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Thursday, December 18, 2003

Review: The Manchurian Candidate
directed by John Frankenheimer
starring Frank Sinatra, Lawrence Harvey, Angela Lansbury, Janet Leigh, James Gregory

There's a remake of The Manchurian Candidate currently being made by Jonathan Demme. Why this is necessary, I don't know. The cast is interesting: Denzel Washington in the Sinatra role, Liev Schreiber as Raymond Shaw (originally played by Lawrence Harvey), Meryl Streep as Raymond's mother (played brilliantly by Angela Lansbury in the original) and Jon Voight as Senator Jordon. IMDb doesn't have a listing for McCarthy-inspired Senator Iselin. But good casting can't make up for the wrong-headedness of this idea.

This isn't as bad an idea as Gus Van Sant's shot-by-shot remake of Psycho, but it's close. The original Manchurian Candidate (1962) is not only one of the best political thrillers made, it achieves the most difficult feat of any political film: it remains as relevant as ever, some forty years after its release. Also, like Psycho, this is a film that needs to be black and white. Just look at the lighting used on Lawrence Harvey's face throughout the film, or the wonderful composition of the final scene at Madison Square Garden and try to imagine it in color.

The film's tagline is: "If you come in five minutes after this picture begins, you won't know what it's all about! When you've seen it all, you'll swear there's never been anything like it." Unlike most films, The Manchurian Candidate actually lives up to the hype. The film's famous first five minutes show an American army patrol in Korea captured by an assemblage of Korean, Chinese and Soviet forces. Shortly thereafter in the film, through a wonderfully surreal flashback sequence, we learn that the patrol has been brainwashed and that one of the members, Raymond Shaw, remains under their control. The suspense builds form this point on, as it's unclear what Raymond's mission is or who exactly his controller is.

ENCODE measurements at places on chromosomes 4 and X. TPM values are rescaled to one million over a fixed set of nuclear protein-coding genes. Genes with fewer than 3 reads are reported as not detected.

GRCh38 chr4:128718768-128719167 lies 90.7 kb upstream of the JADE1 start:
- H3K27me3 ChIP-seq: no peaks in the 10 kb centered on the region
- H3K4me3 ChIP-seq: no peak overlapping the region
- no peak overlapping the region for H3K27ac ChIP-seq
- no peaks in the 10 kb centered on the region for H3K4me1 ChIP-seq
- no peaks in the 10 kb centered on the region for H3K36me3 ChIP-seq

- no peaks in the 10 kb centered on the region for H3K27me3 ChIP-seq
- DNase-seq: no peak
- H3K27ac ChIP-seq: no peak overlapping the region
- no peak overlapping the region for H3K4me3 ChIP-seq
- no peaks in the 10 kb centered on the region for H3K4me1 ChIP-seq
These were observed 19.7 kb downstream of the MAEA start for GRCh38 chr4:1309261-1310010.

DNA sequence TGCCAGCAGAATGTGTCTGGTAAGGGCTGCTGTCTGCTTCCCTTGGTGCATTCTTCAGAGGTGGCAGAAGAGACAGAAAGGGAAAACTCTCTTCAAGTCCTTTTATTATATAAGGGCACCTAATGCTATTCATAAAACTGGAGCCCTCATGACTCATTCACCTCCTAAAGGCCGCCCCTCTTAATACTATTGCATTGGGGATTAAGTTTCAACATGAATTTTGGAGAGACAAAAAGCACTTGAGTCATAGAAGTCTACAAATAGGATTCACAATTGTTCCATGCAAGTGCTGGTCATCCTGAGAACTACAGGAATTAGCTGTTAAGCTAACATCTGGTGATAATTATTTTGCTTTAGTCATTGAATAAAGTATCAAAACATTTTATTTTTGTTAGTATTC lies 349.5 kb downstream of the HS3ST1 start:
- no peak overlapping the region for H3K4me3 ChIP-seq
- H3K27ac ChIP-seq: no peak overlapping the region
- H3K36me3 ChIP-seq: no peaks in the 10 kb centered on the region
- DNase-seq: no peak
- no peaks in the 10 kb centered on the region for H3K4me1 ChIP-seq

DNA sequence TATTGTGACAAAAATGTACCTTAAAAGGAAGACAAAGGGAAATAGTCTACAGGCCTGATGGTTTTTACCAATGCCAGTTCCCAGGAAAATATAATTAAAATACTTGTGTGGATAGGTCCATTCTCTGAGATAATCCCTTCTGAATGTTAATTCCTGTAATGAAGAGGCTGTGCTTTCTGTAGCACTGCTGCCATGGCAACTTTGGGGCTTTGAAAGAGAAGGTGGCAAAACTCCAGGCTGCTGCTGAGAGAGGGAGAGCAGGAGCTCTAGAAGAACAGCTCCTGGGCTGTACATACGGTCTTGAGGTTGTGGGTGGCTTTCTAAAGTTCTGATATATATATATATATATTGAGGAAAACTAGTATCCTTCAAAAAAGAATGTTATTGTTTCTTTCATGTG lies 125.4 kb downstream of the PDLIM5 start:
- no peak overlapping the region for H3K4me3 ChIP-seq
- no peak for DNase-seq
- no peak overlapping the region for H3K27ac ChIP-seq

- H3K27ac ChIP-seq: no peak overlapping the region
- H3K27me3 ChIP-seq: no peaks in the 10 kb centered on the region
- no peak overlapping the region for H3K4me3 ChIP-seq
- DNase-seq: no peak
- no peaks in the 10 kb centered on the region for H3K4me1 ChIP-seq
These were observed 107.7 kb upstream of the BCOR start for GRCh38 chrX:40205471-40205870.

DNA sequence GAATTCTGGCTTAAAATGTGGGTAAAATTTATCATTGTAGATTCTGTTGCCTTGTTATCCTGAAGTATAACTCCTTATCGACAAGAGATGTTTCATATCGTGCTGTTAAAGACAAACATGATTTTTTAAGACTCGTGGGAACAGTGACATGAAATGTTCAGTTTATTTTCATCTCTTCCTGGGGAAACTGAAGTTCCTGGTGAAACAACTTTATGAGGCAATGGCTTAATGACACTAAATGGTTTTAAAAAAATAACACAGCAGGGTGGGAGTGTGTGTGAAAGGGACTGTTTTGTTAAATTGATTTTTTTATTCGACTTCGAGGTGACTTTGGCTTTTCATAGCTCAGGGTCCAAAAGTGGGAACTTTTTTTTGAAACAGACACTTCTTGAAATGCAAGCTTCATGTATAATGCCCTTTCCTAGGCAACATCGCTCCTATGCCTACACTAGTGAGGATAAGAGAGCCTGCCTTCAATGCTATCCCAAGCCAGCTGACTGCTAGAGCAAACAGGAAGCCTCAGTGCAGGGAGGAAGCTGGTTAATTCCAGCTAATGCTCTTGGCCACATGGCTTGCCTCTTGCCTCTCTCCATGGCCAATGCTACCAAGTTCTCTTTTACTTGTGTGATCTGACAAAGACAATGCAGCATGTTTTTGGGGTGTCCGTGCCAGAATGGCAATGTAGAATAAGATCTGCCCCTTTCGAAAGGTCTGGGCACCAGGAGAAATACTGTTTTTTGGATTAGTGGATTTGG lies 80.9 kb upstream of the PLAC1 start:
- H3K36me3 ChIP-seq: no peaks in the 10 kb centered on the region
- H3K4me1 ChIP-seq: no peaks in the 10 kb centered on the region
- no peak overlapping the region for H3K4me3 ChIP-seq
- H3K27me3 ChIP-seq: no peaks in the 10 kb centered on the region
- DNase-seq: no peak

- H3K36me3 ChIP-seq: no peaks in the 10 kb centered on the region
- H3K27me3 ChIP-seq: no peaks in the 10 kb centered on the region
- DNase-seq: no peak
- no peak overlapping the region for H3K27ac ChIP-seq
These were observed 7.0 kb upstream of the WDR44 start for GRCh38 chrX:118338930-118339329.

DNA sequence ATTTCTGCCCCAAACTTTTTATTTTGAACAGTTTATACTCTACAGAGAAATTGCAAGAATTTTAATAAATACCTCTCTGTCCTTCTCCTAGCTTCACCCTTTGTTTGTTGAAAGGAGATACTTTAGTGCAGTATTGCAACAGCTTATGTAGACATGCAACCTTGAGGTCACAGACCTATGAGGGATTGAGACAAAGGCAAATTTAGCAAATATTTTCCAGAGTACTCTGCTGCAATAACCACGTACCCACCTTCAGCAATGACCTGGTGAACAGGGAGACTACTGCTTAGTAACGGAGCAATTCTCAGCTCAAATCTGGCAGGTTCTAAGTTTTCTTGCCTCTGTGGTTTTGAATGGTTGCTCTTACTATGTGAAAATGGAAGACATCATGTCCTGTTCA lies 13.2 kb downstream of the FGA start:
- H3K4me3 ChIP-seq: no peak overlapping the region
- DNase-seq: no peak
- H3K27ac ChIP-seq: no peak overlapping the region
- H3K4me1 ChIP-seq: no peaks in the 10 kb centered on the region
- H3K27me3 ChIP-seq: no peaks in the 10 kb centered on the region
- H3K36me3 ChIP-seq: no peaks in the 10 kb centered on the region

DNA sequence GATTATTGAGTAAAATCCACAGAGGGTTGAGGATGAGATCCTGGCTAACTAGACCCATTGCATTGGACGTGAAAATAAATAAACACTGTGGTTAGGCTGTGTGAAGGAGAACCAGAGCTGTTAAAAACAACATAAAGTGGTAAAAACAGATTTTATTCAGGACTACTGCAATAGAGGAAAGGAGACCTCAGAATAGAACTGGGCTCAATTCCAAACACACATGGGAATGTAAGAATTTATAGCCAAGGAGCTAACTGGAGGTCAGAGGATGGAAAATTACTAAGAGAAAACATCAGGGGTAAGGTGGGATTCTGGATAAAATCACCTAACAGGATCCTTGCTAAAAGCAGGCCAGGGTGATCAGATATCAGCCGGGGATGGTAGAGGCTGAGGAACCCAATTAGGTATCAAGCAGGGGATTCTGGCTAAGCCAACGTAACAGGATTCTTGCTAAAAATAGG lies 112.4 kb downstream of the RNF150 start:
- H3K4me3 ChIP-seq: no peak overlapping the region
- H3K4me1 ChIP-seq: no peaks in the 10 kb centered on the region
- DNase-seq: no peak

I already mentioned Angela Lansbury's performance, but Frank Sinatra as Maj. Bennett Marco is deserving of mention as well. Rarely is Sinatra described as a great actor, often just playing himself in films, but here he gives a truly nuanced performance that is key to the success of the film.

The one complaint occasionally thrown at the film concerns Janet Leigh's character, Rosie, who meets Marco on a train and delivers some very unusual dialogue. In his review of the film, Roger Ebert raises an interesting theory about this that I tend to agree with -- that Marco is another sleeper assassin and Rosie is his controller, adding another layer of complexity to an already convoluted story.
:: posted by Donald Melanson, 12/18/2003

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